Courage to Change the Things I Can

(In which a question which I’ve been asked many times is again posed: “How do you move from the prison-librarian demeanor to the Normal-Joe-living-life demeanor?”)

For those who aren’t yet aware, prison employees have a higher rate of (fill in the blank with any social tragedy imaginable)__________________  than nearly any other helping profession.    Newsweek – “Prison Officers Need Help”

Thankfully, I go home to a loving family who really do understand what love is and, to prove it, they doggedly choose to put up with both the bad and the good in me.  I’ll never know why, but for this fact of my life I am blessed and grateful.  

I’ve found that the way you are inside is the way you are outside.  There’s no magic switch for this stuff.  So you try to treat inmates & employees the way you want to treat your family.  funny-feelings-on-off-switch










This very day, a fascinating thing happened between myself and an inmate who is uber-stressed about getting a reply brief submitted by his court deadline.  Because he was being verbally aggressive to people in the law library, I took him in my office, closed doors, and talked with him.  Within 60 seconds of explaining why he felt the entire world was conspiring against him, he started tearing up. 

I saw the tears & said “See that?  That’s exactly what you need.  Don’ be afraid to cry in here.  For your own sake, relax and let it come.”

He did.  He broke down & cried.  Through the tears, he talked about the pressures he’s under, and how he’s innocent of the crime he’s convicted of, and how he needs to get out.  Crying was exactly what he needed. 

(Researchers believe that crying may have a biochemical purpose.  Tears release stress hormones or toxins from the body, says Lauren Bylsma, a PhD student at the University of South Florida in Tampa, who has focused on crying in her research).   “Why We Cry: The Truth About Tearing Up”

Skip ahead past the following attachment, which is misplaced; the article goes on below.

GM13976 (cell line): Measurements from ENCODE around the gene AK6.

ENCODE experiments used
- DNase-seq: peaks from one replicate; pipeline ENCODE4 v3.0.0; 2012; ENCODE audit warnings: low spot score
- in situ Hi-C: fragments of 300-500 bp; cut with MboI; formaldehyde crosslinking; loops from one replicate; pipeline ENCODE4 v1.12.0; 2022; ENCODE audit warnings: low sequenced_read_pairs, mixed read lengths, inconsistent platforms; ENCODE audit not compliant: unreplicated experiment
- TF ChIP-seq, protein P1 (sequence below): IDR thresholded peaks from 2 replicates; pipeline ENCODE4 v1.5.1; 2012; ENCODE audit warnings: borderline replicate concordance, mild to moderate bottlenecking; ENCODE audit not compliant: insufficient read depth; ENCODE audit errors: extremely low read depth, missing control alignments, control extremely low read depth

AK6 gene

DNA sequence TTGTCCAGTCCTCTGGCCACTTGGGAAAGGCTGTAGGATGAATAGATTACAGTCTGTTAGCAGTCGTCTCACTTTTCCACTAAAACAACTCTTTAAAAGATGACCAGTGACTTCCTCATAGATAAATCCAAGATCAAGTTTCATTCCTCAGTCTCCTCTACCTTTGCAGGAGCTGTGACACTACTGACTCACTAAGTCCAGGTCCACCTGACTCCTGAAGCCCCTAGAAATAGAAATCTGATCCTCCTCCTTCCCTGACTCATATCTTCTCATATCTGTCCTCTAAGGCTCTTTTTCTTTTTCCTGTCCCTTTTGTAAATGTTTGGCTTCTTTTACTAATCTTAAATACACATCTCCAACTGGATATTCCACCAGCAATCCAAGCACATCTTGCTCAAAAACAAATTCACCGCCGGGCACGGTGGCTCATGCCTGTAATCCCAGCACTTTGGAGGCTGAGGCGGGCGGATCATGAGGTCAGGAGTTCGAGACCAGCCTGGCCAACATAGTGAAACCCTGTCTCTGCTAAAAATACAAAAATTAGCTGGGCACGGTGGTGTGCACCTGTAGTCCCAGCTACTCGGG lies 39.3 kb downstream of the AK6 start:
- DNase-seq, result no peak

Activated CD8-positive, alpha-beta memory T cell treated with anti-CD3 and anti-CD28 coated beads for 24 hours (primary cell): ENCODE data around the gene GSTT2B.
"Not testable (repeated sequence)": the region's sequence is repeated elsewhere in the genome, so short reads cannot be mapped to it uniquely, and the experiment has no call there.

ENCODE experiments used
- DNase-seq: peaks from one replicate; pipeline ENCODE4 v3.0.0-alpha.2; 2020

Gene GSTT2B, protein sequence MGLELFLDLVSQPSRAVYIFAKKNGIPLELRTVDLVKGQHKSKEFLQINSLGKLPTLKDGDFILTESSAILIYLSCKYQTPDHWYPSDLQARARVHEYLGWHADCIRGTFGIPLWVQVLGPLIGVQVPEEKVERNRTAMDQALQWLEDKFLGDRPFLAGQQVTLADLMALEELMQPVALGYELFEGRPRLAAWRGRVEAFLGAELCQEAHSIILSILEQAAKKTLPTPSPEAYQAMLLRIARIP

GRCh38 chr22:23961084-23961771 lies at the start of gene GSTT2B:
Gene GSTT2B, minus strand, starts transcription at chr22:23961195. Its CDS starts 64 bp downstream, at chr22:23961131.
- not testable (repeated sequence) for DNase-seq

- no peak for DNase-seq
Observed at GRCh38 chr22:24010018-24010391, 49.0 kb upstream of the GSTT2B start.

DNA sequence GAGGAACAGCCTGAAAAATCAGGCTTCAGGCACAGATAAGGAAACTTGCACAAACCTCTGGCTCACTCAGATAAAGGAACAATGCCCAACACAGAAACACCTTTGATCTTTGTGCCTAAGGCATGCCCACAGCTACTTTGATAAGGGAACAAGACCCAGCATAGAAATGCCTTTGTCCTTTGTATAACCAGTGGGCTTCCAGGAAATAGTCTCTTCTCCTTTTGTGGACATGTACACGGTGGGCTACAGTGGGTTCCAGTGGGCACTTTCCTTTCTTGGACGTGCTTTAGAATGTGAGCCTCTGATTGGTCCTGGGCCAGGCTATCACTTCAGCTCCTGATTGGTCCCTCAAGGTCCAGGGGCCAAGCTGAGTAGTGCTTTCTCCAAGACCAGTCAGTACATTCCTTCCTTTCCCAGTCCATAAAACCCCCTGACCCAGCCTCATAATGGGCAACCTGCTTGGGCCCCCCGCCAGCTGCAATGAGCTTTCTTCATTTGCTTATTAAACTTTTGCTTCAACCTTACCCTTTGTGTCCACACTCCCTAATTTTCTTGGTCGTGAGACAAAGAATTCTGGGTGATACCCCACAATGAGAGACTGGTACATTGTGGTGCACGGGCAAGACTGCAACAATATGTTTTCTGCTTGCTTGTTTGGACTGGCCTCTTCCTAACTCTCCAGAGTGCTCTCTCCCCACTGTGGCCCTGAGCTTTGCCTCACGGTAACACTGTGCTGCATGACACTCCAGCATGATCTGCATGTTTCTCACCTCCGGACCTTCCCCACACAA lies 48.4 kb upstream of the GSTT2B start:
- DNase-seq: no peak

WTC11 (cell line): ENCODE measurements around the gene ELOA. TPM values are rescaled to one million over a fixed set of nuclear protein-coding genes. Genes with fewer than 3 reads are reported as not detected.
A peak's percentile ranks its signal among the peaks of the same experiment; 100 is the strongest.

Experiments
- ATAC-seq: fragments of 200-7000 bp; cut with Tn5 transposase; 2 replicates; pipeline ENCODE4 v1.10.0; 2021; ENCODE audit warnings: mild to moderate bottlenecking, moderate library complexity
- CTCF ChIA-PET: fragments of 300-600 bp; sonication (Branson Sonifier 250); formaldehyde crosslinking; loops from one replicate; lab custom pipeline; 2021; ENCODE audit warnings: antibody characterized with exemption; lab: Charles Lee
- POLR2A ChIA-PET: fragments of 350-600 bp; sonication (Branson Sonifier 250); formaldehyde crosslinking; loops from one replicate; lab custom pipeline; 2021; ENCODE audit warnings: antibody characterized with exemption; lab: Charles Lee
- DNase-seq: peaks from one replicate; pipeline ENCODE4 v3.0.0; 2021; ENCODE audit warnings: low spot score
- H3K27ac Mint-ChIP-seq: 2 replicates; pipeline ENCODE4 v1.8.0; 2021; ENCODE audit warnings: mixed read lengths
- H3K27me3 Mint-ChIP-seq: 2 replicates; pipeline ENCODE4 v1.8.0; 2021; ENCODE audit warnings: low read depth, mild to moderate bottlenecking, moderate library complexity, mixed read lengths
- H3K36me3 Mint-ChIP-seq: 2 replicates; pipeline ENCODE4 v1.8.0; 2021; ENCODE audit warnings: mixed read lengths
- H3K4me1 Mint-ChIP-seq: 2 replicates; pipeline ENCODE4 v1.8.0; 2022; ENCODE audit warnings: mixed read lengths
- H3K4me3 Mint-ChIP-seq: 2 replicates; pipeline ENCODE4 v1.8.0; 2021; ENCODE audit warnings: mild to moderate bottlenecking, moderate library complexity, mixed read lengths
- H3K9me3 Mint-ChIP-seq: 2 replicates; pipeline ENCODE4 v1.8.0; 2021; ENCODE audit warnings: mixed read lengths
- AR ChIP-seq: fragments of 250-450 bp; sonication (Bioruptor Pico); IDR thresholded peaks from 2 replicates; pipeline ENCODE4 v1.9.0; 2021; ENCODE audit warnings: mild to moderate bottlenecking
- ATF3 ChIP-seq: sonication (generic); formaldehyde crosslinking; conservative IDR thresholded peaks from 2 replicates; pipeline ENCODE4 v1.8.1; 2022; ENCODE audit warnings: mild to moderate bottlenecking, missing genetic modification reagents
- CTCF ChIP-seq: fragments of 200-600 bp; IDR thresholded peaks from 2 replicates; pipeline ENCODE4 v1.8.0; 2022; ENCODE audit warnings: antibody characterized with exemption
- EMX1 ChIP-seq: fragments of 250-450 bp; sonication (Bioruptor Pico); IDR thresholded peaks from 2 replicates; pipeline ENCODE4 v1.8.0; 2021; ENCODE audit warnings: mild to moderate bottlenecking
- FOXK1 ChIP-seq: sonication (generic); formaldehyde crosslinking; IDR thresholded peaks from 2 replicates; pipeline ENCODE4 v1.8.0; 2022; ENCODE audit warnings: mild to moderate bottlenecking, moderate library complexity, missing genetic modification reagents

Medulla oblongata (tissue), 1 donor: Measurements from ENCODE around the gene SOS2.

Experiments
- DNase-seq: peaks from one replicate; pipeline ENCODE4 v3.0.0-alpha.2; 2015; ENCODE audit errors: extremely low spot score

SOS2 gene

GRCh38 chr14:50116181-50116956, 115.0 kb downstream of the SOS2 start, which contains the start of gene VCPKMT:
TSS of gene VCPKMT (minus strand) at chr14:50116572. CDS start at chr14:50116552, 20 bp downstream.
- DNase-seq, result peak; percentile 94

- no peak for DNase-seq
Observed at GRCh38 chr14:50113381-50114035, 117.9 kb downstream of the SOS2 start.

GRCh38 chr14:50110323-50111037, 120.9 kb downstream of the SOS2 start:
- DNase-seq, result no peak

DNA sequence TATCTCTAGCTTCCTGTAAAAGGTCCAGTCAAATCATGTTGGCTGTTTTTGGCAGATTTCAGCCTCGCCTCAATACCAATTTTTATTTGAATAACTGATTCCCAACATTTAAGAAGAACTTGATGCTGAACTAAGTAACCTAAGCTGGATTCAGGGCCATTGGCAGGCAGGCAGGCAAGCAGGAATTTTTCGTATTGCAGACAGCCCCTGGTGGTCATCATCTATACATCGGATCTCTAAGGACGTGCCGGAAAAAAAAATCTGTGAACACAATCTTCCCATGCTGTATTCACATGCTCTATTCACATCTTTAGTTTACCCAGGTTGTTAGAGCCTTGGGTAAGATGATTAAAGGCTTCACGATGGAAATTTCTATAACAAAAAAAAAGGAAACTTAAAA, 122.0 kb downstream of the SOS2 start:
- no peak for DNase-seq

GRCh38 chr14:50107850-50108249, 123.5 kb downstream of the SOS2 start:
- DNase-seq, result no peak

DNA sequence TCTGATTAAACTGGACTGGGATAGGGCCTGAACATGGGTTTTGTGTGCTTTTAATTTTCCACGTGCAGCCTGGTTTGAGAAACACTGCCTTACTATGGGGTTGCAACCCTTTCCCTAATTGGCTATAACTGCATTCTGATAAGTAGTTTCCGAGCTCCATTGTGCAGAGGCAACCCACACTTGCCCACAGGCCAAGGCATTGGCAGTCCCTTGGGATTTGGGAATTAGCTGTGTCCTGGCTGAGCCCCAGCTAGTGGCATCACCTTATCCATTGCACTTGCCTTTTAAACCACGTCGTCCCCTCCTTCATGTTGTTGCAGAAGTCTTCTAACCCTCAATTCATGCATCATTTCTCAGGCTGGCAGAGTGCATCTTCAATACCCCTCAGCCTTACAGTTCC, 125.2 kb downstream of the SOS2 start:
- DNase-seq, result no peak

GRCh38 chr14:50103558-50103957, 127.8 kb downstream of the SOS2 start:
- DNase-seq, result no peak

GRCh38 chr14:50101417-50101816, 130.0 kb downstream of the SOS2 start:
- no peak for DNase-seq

We also discussed his notion that everyone was out to get him, as a way of pointing out to him that this kind of thinking only adds to the tension he feels. 

After our talk, I pointed toward the law library & said, “And don’t feel self-conscious about leaving this office with red eyes.”  He said something instructive: “Oh, I won’t.  I’m not proud.”  

That took guts, to let down in front of a staff member, and fearlessly show emotion in front of people who, in general, see crying as a weakness.

We shook hands.  He left feeling better and, hopefully, thinking a lot clearer.   I kid you not when I say:  it’s for moments like this that I do what I do.  

But to return to the original question.  The implication is:  if I can help an inmate through his stressful times, that means I still have enough humanity left to go home and be there when the people I love and who love me need me.serenity-prayer